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Travel Light by Naomi Mitchison

Virago, 1985, 151 p, plus vii p Introduction by Elizabeth Longford. First published in 1952.

Travel Light cover

It wasn’t till I read Elizabeth Longford’s Introduction (after the story itself) that I realised this is a sequel (of sorts) to Mitchison’s The Corn King and the Spring Queen – apparently the best historical novel of the twentieth century – which is on my tbr pile but a much bulkier volume than this one so I had passed on it as yet. I must admit I was slightly annoyed to have read them out of sequence but Travel Light can stand alone. It is, though, a fantasy rather than a straight historical novel, the tale of Halla Bearsbairn, later Halla Heroesbane, and later again Halla Godsgift, born the daughter of a king of Novgorod whose second wife persuades him to get rid of her. She is saved by her nurse who turns into a bear and takes Halla into the woods where the bears are waking from their winter sleep. Halla spends the year with them picking up bear ways but is too lively for them as they begin to hibernate and so is adopted by the dragon Uggi as part of his treasure, most of which is kept at the back of his cave. Encounters with Norse heroes and Steinvor, a red-headed Valkyrie, suggest this may all be a Norse-based fantasy but events conspire to force Halla to leave. She has an encounter with the All-Father who tells her to travel light. She does, down the Volga to the Black Sea and the town of Marob, then sailing to Byzantium which the Norse had known as Micklegard. The bulk of the book is spent in this environment where Halla learns to navigate the ways of the human world, realising among other things that the emperor is merely a man not the near-mythical entity she had previously supposed. Halla’s ability to communicate with animals comes in handy for betting on the results at the Hippodrome and procuring the money needed for her friends from Marob to petition the court. Halla’s detachment from her human interlocutors, her air of wafting through the proceedings means that we never really feel a sense of jeopardy on her behalf, her other-wordliness, which might have been a danger, is a coat of protection. Along with this, in Travel Light, Mitchison also plays tricks with time.

The book is an example of Mitchison’s interest in other times and places, compare Blood of the Martyrs, and I did wonder about the significance or otherwise of the name which results when Halla is spelled in reverse.

Pedant’s corner:- In the Introduction Dneiper (Dnieper.) Otherwise; mankind were (mankind was,) dispirited (dispirited,) one missing full stop.

The Wire in the Blood by Val McDermid

Harper, 2010, 537 p. First published 1997. One of Scotland’s favourite books.

 The Wire in the Blood cover

I have not seem the TV series into which this was adapted so had no preconceptions, nor illusions to be shattered, but it wasn’t long into the novel before I was wondering why it made it onto a list of Scotland’s favourite books. It seemed like a reasonably standard crime (or police procedural) novel with nothing particular to distinguish it. Okay there is a twist in the sense that we are in the midst of a newly set up (and experimental – for the UK) psychological profiling unit but we have the usual coppers reluctant to accept something different from their common practice. Then there were the things that swiftly irritated or grated. We discover who the baddy is in the prologue, pretty well dispelling the suspense and rendering the sections where we learn how he got to be psychopathic less revealing than they might be. Several early sections begin in journalese – the first three are, “Tony Hill lay in bed,” “Shaz Bowman understood perfectly,” “Detective Chief Inspector Carol Jordan slipped the original out of the photocopier.” With the odd exception this practice is repeated throughout, though perhaps with surnames omitted. Fair enough we are dealing with a range of viewpoints and authors may need to signal who the relevant character is but this way of doing it is, at the least, inelegant. Then there is the fact that in the text no crime is committed till well after page 100, which for a crime novel, I would submit, is lumberingly slow. The sub-plot, about a fire-raiser in East Yorkshire, seemed only to be there to give one of the characters a tenuous connection to the experiences of the profiling expert. And the victims are portrayed as almost asking for their fate – certainly by the killer but also by the police officers investigating (cursorily) their disappearances – which is disconcerting.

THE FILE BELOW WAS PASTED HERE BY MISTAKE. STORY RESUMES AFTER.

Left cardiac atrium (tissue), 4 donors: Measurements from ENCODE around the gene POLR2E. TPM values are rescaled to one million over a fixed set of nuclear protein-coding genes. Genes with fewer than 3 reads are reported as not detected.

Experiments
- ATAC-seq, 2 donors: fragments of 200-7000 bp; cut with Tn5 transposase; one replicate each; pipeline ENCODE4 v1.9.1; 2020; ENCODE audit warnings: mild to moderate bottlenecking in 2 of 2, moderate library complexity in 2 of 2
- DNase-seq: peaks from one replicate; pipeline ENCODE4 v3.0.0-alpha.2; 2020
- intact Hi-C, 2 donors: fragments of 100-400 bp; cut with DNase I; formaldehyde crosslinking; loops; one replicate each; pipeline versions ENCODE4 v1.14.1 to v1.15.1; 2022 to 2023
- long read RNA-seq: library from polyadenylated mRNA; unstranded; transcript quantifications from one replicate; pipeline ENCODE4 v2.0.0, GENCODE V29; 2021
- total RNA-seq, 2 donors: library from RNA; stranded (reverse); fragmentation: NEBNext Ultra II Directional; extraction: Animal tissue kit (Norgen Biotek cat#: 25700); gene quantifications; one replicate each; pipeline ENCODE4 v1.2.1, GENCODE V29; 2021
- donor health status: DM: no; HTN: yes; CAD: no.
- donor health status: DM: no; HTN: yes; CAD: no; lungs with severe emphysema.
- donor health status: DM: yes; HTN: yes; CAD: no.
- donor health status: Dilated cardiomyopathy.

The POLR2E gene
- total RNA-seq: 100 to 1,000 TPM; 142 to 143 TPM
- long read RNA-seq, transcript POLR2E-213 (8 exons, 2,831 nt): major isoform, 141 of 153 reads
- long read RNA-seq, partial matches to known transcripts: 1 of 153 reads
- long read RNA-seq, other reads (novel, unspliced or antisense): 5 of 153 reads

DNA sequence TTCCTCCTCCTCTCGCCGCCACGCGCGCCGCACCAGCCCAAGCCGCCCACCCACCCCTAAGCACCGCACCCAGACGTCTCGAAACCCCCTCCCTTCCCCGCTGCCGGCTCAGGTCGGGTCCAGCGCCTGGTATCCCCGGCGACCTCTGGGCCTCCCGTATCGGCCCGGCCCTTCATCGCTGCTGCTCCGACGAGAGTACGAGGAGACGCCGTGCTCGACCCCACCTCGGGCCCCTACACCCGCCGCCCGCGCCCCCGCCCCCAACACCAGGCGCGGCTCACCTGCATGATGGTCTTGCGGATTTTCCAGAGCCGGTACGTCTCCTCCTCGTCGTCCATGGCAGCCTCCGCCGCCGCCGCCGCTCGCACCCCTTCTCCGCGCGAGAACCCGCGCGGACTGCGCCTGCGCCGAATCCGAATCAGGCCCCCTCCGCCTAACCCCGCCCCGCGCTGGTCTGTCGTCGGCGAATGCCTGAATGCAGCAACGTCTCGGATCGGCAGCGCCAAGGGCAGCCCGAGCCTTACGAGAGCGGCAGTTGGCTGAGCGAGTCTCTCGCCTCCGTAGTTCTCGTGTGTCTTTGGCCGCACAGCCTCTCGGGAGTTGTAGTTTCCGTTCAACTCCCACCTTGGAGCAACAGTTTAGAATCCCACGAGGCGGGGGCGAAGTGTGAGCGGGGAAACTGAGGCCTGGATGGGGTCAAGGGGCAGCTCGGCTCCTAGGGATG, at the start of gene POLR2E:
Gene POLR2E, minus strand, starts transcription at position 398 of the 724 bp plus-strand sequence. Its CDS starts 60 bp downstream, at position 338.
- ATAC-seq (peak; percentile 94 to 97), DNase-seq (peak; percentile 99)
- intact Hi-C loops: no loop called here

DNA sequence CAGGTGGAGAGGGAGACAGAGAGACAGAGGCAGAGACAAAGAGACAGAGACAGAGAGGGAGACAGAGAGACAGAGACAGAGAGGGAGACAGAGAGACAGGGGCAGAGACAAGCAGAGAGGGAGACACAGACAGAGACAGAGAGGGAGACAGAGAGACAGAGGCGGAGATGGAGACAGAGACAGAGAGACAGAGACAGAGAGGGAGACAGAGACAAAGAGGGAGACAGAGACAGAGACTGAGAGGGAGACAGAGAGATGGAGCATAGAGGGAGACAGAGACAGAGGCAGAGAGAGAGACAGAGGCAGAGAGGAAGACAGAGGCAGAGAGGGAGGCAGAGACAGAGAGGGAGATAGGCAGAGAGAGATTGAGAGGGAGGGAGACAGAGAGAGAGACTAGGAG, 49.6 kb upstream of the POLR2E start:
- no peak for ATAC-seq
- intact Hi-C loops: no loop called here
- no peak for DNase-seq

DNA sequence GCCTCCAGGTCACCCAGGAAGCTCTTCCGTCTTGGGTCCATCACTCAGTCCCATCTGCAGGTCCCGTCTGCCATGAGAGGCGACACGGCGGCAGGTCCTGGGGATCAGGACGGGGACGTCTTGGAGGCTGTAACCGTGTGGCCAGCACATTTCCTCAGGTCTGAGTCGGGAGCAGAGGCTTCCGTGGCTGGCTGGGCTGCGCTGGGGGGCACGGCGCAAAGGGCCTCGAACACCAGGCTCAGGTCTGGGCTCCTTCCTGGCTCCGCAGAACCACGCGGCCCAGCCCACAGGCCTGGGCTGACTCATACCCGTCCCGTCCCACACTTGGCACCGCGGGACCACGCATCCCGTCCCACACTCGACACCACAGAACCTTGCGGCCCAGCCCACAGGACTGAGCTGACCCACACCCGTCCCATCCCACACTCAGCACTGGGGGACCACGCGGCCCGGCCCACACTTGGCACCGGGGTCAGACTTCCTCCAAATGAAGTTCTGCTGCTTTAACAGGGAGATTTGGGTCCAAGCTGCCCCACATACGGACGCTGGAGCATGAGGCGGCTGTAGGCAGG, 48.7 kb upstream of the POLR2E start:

Having said that, McDermid does know her tool – language – and deploys it well (only three entries for Pedant’s Corner is remarkable for a book this length) and her plotting was accomplished even if it unravelled a little slowly and the psychopath’s mistake was obvious from the moment it happened (and somewhat unlikely I’d have thought.)

I have read that McDermid modelled her psychopath on Jimmy Savile (brave for the time, and she expected to be taken up on it) but while he is a very well-known TV personality here and does good works in hospitals as a cover, he is also married – albeit in a sham arrangement – and a former Olympic athlete, sufficient divergence I’d have thought for any resemblance to be muted or passed over. (Plus Savile wasn’t a murderer – as far as I know – and could he have taken the risk of litigation? Might that not have signalled his recognition of himself in the portrayal?)

I suppose the main attraction to this sort of thing is the possible insight into the mind of a killer and in particular in this case to the art of psychological profiling but I’ll not be in a hurry to read another McDermid.

Pedant’s Corner:- fit (fitted,) dissemblement (my dictionary gives dissemblance, but states it is rare. In any case inventing words isn’t impermissible.) “‘Play it as it lays.’” (Should be “as it lies” but it was in dialogue and so may have been true to the character.)

Scotland’s Favourite Book Update

You may have noticed from my sidebar I am currently reading Val McDermid’s The Wire in the Blood.